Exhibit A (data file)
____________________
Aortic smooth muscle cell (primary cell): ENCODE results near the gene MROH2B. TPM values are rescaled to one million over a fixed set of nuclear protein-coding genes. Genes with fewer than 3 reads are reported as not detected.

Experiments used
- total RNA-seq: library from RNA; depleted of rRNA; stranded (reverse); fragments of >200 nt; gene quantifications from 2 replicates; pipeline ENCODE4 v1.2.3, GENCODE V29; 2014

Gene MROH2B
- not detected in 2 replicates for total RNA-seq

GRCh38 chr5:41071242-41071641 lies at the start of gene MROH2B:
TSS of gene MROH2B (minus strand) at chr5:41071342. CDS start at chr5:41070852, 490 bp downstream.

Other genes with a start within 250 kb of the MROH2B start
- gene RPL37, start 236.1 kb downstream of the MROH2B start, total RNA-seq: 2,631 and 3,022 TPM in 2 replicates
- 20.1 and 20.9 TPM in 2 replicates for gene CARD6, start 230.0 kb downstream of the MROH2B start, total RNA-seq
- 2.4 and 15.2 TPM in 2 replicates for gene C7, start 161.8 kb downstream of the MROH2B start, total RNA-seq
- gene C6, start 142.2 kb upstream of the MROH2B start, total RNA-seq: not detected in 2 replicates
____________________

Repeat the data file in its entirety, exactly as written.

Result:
Aortic smooth muscle cell (primary cell): ENCODE results near the gene MROH2B. TPM values are rescaled to one million over a fixed set of nuclear protein-coding genes. Genes with fewer than 3 reads are reported as not detected.

Experiments used
- total RNA-seq: library from RNA; depleted of rRNA; stranded (reverse); fragments of >200 nt; gene quantifications from 2 replicates; pipeline ENCODE4 v1.2.3, GENCODE V29; 2014

Gene MROH2B
- not detected in 2 replicates for total RNA-seq

GRCh38 chr5:41071242-41071641 lies at the start of gene MROH2B:
TSS of gene MROH2B (minus strand) at chr5:41071342. CDS start at chr5:41070852, 490 bp downstream.

Other genes with a start within 250 kb of the MROH2B start
- gene RPL37, start 236.1 kb downstream of the MROH2B start, total RNA-seq: 2,631 and 3,022 TPM in 2 replicates
- 20.1 and 20.9 TPM in 2 replicates for gene CARD6, start 230.0 kb downstream of the MROH2B start, total RNA-seq
- 2.4 and 15.2 TPM in 2 replicates for gene C7, start 161.8 kb downstream of the MROH2B start, total RNA-seq
- gene C6, start 142.2 kb upstream of the MROH2B start, total RNA-seq: not detected in 2 replicates